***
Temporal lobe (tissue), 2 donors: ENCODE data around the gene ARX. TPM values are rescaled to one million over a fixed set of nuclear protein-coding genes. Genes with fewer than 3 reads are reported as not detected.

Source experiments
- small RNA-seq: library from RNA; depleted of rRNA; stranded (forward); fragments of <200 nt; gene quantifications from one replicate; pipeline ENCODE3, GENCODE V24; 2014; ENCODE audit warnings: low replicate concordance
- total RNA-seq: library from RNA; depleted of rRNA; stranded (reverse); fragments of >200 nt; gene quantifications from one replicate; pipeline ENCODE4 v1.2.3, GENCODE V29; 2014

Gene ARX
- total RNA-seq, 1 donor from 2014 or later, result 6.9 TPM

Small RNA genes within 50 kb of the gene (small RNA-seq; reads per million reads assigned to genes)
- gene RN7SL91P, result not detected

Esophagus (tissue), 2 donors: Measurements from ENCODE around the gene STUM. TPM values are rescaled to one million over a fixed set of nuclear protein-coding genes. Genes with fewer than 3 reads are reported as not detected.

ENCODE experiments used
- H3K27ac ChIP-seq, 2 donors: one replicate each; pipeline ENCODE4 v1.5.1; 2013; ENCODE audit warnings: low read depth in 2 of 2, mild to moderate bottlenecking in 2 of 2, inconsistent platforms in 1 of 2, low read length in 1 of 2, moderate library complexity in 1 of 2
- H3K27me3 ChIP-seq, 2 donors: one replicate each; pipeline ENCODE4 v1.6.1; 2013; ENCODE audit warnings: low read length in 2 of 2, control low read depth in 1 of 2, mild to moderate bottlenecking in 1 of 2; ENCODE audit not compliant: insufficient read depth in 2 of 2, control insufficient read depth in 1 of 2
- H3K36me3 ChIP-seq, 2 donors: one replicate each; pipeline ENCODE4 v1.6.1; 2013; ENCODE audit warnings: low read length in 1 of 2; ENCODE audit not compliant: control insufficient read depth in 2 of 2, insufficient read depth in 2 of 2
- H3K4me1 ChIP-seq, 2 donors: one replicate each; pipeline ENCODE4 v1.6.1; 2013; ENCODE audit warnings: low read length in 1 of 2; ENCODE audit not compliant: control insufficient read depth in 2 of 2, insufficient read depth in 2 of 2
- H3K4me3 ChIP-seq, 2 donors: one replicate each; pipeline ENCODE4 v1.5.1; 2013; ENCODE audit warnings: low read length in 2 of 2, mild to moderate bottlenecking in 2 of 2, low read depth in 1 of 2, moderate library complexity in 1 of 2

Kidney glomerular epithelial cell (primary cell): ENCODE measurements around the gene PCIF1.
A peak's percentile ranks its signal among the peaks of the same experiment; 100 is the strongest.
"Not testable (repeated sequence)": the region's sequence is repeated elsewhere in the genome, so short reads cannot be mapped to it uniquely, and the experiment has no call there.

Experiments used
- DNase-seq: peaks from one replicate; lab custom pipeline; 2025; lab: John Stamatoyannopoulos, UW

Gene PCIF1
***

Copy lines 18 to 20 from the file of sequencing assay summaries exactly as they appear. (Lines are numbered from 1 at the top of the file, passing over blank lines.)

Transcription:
"Not testable (repeated sequence)": the region's sequence is repeated elsewhere in the genome, so short reads cannot be mapped to it uniquely, and the experiment has no call there.

Experiments used
- DNase-seq: peaks from one replicate; lab custom pipeline; 2025; lab: John Stamatoyannopoulos, UW